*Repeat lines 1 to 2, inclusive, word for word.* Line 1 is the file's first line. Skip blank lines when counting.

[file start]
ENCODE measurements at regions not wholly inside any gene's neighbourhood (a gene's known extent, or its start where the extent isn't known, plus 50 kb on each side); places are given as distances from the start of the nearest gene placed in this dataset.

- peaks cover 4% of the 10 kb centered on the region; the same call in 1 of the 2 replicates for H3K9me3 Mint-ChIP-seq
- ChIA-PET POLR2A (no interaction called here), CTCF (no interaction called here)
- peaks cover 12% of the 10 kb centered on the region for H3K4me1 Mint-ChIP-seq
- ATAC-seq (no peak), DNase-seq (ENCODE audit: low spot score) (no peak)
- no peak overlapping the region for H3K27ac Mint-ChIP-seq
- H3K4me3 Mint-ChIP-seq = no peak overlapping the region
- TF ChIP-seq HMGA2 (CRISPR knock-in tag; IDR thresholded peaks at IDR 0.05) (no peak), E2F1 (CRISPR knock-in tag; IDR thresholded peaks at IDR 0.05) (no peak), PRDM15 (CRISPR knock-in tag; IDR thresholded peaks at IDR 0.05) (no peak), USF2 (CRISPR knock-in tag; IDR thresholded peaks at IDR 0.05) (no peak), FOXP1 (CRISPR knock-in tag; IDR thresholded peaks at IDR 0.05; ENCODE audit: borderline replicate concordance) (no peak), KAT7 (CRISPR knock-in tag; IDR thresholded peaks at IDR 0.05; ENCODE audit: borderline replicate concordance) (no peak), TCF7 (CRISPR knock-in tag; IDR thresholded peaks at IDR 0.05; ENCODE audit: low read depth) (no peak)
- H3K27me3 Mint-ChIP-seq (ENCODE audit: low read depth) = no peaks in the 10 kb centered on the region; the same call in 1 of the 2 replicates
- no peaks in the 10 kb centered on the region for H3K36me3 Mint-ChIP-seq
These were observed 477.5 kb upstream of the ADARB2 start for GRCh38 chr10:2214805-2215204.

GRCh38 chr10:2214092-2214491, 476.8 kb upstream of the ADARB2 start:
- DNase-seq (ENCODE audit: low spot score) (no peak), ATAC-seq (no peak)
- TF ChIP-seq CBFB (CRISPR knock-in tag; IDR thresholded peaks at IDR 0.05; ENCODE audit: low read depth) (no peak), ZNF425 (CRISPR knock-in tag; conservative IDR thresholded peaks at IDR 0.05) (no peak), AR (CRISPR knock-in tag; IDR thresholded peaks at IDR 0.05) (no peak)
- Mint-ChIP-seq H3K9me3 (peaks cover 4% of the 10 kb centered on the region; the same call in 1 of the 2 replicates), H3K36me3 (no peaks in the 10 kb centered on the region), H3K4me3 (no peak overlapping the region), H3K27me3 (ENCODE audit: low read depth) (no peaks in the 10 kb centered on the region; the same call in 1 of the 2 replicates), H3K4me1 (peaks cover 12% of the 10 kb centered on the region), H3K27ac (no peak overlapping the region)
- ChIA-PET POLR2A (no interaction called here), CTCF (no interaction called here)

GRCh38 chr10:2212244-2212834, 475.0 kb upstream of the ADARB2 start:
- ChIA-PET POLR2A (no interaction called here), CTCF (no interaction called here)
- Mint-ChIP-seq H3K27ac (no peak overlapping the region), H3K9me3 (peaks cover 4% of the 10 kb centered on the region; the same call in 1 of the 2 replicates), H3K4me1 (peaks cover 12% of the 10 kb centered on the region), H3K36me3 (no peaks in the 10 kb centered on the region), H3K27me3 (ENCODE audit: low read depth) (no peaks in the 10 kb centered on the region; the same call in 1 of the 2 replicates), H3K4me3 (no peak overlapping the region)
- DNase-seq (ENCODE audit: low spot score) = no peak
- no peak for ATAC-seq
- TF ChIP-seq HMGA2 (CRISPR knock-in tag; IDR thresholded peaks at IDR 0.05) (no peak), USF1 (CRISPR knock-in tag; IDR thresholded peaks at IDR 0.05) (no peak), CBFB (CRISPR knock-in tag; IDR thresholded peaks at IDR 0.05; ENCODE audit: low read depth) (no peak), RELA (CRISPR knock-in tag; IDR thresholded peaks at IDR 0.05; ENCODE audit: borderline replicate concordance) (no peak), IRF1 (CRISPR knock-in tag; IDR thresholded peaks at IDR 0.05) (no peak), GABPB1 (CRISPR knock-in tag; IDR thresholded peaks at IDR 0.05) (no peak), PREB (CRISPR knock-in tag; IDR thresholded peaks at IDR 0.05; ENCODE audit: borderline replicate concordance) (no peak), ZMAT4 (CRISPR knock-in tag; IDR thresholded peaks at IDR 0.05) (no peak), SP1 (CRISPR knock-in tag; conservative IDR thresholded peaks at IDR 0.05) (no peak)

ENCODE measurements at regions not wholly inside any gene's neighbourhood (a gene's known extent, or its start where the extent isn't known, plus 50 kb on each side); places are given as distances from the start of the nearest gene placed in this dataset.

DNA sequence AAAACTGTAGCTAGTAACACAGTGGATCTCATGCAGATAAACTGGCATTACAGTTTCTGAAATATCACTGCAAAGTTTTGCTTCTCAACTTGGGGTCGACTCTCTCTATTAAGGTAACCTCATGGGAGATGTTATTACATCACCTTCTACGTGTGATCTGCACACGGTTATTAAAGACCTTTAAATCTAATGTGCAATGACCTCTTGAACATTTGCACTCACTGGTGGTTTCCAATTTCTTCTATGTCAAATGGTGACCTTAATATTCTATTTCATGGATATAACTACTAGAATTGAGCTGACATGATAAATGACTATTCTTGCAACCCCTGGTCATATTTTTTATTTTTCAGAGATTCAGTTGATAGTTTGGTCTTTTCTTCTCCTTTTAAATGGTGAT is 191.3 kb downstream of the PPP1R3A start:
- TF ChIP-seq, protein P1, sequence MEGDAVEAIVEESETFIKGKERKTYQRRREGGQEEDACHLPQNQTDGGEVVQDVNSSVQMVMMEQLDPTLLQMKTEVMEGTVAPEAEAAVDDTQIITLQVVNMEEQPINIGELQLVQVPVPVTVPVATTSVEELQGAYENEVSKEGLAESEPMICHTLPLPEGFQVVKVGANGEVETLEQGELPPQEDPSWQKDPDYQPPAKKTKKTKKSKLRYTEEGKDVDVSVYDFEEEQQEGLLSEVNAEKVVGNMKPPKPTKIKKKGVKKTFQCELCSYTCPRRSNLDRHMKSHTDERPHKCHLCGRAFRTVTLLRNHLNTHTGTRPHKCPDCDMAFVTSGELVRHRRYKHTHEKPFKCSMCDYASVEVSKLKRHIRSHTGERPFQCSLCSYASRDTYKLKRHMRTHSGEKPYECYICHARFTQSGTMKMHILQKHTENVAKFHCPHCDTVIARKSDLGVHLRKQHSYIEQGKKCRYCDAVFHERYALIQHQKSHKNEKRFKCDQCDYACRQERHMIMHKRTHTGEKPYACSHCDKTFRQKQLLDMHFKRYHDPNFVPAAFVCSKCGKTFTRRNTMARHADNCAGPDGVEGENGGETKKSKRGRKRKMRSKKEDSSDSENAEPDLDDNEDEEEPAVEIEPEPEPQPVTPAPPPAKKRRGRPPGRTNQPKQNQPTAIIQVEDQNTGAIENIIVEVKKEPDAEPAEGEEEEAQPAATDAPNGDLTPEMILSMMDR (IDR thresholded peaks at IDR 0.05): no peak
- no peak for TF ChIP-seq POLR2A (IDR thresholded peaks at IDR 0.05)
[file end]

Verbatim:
ENCODE measurements at regions not wholly inside any gene's neighbourhood (a gene's known extent, or its start where the extent isn't known, plus 50 kb on each side); places are given as distances from the start of the nearest gene placed in this dataset.

- peaks cover 4% of the 10 kb centered on the region; the same call in 1 of the 2 replicates for H3K9me3 Mint-ChIP-seq